Educating non-English-speaking children in their native language produces disappointing results in student achievement, say education researchers who examined several recent studies.
“We know that bilingual programs are failing,” said Rosalie Pedalino Porter, chairman of the Institute for Research in English Acquisition and Development (READ). “Native-language teaching is not improving educational opportunities for these students.”
There’s no evidence for the superiority of native-language programs over those using intensive English-language instruction, and no improvement in the high school dropout rate for Latino students receiving native-language instruction, READ researchers said at a press conference yesterday.
In fact, delayed acquisition of English keeps older pupils out of core courses and is often the reason that students with limited English proficiency fail to stay in school and graduate, Mrs. Porter said.
Current federal law requires that 75 percent of federal grants to teach English to non-native speakers go to programs that use extensive native-language instruction. That leaves 25 percent of the grants (up from 4 percent before
1988) for alternative instructional programs such as English as a Second Language (ESL), which does not require the teacher to instruct the child in his native language.
That 25 percent cap for alternative programs can only be exceeded if the jurisdiction can demonstrate why bilingual education is impractical.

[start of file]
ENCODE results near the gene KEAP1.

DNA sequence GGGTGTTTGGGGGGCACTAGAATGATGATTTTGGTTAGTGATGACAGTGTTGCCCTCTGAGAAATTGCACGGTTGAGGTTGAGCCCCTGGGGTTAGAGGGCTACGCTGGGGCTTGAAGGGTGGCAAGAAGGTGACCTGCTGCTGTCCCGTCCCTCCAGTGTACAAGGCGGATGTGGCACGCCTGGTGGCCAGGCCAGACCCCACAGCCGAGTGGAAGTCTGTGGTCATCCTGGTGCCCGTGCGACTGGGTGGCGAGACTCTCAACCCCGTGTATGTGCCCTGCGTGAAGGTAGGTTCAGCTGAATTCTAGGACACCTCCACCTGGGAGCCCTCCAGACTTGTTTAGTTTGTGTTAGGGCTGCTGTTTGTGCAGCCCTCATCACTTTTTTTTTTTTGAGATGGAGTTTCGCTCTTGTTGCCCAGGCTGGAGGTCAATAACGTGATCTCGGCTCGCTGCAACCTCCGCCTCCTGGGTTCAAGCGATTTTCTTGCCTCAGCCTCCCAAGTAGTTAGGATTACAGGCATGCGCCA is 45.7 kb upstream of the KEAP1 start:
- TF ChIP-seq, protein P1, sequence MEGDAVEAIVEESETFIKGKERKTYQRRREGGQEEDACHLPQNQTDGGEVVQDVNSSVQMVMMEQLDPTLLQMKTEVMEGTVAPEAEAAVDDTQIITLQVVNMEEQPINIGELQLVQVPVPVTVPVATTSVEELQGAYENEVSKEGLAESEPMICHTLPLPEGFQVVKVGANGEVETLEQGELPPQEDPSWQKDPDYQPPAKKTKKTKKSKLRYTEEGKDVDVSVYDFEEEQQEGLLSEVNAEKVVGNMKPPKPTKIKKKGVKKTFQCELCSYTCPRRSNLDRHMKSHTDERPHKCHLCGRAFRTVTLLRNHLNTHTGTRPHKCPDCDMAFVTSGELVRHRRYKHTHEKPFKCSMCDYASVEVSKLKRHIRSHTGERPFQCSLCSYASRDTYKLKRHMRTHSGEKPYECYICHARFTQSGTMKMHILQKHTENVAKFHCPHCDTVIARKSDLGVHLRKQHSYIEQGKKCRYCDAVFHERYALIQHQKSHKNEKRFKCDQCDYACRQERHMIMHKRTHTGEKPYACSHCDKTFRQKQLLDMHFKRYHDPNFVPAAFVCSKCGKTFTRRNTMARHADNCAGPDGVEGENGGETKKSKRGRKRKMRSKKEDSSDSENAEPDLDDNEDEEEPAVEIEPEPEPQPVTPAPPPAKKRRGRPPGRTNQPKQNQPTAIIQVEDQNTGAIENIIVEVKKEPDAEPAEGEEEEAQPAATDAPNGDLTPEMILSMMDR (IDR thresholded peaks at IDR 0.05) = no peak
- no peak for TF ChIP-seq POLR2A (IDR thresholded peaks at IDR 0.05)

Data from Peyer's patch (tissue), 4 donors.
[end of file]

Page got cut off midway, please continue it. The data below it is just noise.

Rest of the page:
READ, a 6-year-old Washington-based research institute, wants the federal government and states to lift all mandates for bilingual or native-language instruction.
Officials of the institute yesterday cited studies that show the failure of bilingual education to promote English literacy and the success of special alternative instructional programs such as ESL, “sheltered” English and structured immersion.
A recent study in New York City found that 80 percent of students enrolled in special alternative English programs were put in mainstream classes within two to three years, compared with 51 percent of students in bilingual or native-language programs, according to Mrs. Porter.
“Intensive English programs show good results in student achievement in many places across the country,” Mrs. Porter said. “One of the best programs is in the back yard of the nation’s capital in Fairfax, Virginia.”
Districts that may have 50 or 60 different foreign languages spoken by children in one school must turn to alternative instructional programs because it is impossible to find enough teachers fluent in the variety of languages to provide native-language instruction.
That has led some districts to import teachers fluent in Spanish but who cannot speak English.
“A bilingual teacher who knows no English is a corruption,” Mrs. Porter said.
The Mexican American Legal Defense and Educational Fund and other Hispanic organizations that support native-language instruction fear that if schools are allowed to abandon bilingual education they will opt for a total immersion, sink-or-swim program that would produce even higher dropout rates.
Of the 3 million students with limited English proficiency in America’s schools, only about 300,000 are enrolled in federally funded programs. The fiscal 1995 budget is $245 million.
“We’re not suggesting a ban on bilingual education, but there shouldn’t be mandates,” Mrs. Porter said.